Control-oriented leaders attempt to dictate what members think, although the process is so spiritualized that members usually do not realize what is going on. A pastor or leader is viewed as God's mouthpiece, and in varying degrees a member's decision making and ability to think for oneself are swallowed up by the group. Pressure to conform and low tolerance for questioning make it difficult to be truly discerning.

Cults and abusive churches suppress independent thinking. In religious groups, of course, the leaders use spiritual terminology to promote submission and conformity. In non-religious groups, they use different ways. However, the result is similar.

4. Does the group allow for individual differences of belief and behavior, particularly on issues of secondary importance?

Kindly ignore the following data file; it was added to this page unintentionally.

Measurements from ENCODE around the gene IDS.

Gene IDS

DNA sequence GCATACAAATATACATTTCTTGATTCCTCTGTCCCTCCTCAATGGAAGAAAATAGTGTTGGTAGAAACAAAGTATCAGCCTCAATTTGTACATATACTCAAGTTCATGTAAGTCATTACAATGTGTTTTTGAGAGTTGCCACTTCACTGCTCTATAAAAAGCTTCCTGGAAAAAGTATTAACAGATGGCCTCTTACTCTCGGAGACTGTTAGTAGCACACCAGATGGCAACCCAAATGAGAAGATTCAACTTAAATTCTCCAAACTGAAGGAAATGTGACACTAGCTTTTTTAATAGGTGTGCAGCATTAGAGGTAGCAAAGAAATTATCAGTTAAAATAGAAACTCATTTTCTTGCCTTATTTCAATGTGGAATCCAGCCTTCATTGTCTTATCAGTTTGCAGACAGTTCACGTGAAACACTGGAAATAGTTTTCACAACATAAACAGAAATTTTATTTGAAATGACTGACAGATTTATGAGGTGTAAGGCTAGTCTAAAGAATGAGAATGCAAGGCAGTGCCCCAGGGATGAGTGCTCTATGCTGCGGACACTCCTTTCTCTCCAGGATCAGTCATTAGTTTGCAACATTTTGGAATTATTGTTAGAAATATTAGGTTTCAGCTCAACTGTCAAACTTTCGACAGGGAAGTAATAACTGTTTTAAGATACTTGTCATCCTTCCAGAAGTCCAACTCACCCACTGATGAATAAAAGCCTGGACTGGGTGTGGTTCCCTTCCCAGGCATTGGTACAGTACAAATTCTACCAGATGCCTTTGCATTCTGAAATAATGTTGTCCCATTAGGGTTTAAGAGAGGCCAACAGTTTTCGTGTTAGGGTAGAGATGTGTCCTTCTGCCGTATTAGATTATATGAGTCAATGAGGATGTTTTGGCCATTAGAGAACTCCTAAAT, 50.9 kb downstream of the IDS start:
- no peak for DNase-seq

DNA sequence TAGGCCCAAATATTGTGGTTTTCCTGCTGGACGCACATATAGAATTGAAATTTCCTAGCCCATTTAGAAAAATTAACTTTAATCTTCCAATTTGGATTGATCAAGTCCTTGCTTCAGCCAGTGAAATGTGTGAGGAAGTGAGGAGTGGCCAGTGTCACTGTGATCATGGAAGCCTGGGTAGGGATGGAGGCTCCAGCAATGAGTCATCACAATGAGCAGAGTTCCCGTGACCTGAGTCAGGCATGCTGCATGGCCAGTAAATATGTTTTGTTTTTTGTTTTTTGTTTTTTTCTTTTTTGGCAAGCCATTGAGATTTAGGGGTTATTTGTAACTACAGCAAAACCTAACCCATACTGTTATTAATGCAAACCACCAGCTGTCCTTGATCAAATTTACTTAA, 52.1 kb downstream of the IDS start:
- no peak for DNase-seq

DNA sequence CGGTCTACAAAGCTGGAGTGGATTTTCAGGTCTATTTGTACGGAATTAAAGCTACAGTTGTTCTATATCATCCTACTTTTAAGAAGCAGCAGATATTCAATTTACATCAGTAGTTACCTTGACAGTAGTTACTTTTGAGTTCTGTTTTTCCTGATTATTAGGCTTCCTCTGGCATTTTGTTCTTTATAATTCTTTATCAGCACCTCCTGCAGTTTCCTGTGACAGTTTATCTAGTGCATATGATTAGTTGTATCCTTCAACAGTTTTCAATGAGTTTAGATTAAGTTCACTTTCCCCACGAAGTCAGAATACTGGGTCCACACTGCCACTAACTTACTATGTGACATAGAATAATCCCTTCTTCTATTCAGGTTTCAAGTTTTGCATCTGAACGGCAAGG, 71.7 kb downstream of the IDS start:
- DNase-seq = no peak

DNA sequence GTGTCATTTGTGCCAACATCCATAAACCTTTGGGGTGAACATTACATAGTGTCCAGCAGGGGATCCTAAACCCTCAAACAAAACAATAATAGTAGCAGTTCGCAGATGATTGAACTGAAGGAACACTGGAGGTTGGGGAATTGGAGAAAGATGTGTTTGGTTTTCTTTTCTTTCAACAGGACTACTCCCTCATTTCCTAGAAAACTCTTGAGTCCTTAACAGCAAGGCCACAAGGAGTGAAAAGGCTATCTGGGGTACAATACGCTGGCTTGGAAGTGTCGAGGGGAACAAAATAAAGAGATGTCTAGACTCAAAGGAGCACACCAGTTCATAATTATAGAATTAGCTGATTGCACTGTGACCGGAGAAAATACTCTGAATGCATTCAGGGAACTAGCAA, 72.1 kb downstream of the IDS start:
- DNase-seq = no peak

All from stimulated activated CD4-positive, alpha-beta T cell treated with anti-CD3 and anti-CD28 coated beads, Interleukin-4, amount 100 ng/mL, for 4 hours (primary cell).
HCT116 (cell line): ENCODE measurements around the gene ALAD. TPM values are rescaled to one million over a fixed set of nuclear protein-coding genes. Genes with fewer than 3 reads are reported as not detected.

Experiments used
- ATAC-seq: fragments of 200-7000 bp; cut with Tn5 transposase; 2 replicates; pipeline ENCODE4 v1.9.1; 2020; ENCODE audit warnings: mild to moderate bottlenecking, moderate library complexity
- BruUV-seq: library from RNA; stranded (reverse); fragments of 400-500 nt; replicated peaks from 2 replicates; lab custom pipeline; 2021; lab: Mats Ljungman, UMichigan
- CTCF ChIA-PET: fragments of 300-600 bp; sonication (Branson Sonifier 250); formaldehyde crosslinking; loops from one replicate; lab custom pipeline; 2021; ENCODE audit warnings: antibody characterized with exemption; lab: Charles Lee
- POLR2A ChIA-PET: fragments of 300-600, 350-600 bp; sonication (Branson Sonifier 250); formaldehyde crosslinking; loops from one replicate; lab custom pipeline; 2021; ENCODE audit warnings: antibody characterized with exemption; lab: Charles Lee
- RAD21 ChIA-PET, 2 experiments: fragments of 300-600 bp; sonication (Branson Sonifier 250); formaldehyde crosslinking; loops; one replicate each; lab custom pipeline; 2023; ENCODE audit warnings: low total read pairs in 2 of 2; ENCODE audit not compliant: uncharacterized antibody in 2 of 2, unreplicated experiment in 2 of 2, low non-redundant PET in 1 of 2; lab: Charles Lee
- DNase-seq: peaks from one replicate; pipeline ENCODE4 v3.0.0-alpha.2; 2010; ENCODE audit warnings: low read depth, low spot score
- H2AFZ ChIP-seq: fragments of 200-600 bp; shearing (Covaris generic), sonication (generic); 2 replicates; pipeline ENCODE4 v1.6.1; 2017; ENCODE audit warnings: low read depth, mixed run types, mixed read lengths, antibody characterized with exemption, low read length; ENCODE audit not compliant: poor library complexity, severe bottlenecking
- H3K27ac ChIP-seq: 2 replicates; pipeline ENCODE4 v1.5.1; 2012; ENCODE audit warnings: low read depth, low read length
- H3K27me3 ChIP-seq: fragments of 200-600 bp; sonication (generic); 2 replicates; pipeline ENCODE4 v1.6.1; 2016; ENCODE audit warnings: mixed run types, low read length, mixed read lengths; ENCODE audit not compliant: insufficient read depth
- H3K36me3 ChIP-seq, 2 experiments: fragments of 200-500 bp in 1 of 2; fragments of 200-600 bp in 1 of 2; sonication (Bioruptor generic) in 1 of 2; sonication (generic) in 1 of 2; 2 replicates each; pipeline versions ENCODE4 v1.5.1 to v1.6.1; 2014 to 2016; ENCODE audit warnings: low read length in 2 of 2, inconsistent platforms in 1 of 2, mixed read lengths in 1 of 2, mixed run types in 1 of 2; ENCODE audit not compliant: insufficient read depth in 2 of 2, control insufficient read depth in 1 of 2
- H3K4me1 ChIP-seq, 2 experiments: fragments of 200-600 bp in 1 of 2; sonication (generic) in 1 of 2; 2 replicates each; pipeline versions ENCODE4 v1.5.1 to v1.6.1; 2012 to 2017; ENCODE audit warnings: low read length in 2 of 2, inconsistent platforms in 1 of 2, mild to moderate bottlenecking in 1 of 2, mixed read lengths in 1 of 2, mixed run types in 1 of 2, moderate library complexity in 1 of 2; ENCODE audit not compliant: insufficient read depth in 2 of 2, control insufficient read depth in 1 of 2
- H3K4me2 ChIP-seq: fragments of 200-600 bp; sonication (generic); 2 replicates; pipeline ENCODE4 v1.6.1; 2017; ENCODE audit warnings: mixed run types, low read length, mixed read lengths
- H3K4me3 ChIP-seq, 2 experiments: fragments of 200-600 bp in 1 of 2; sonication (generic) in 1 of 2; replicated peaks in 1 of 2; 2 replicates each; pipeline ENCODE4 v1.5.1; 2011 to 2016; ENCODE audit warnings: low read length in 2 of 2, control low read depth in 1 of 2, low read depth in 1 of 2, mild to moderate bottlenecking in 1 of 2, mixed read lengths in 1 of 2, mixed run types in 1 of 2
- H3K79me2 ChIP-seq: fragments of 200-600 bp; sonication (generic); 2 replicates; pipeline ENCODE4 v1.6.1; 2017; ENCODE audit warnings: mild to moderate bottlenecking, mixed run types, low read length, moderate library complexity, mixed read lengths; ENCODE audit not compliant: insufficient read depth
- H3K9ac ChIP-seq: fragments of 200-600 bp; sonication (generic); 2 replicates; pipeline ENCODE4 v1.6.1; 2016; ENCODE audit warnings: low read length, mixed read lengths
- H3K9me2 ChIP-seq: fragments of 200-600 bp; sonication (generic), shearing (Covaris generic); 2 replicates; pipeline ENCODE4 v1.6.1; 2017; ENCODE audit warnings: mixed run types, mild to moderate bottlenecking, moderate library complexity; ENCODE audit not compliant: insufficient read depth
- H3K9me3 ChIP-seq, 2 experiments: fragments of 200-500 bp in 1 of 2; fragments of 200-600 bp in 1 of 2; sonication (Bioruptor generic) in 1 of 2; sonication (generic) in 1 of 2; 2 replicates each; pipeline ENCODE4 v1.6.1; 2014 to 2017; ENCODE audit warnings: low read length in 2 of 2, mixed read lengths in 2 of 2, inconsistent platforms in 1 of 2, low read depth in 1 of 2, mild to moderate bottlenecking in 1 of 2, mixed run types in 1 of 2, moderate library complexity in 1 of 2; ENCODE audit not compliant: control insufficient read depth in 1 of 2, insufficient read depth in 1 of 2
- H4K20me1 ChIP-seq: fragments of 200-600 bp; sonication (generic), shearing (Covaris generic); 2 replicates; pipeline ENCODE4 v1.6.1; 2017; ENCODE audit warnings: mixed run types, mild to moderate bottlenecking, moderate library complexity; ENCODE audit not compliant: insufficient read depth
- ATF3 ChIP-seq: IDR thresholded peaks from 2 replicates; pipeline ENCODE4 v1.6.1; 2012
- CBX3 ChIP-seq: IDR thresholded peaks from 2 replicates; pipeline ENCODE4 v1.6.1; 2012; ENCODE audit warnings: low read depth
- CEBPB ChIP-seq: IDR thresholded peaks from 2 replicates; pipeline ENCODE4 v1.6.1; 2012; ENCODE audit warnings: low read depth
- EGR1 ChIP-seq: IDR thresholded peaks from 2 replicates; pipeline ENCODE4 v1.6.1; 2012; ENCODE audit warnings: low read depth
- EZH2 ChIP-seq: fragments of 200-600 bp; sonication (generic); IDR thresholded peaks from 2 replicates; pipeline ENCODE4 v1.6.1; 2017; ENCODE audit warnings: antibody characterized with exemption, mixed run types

A legalistic emphasis on keeping rules and a focus on the need to stay within prescribed boundaries is always present in unhealthy spiritual environments. Lifestyle rigidity in such groups increases a member's guilt feelings and contributes to spiritual bondage. This rigidity is often coupled with an emphasis on beliefs that would not receive great attention in mainstream evangelicalism.

Cults and abusive churches require conformity to the group rules and do not tolerate any differences of belief and behavior.

5. Does the group encourage high moral standards both among members and between members and nonmembers?

In intense, legalistic churches and religious organizations, the official, public proclamations usually place special value on high moral standards. In some instances, however, there is a double standard between those in leadership and those in the rank-and-file membership. For example, abusive churches tend to have incidents of sexual misconduct more often than most conventional churches; leaders sometimes exhibit an obsessive interest in sexuality. Unhealthy relationships and confused thinking often result for the members.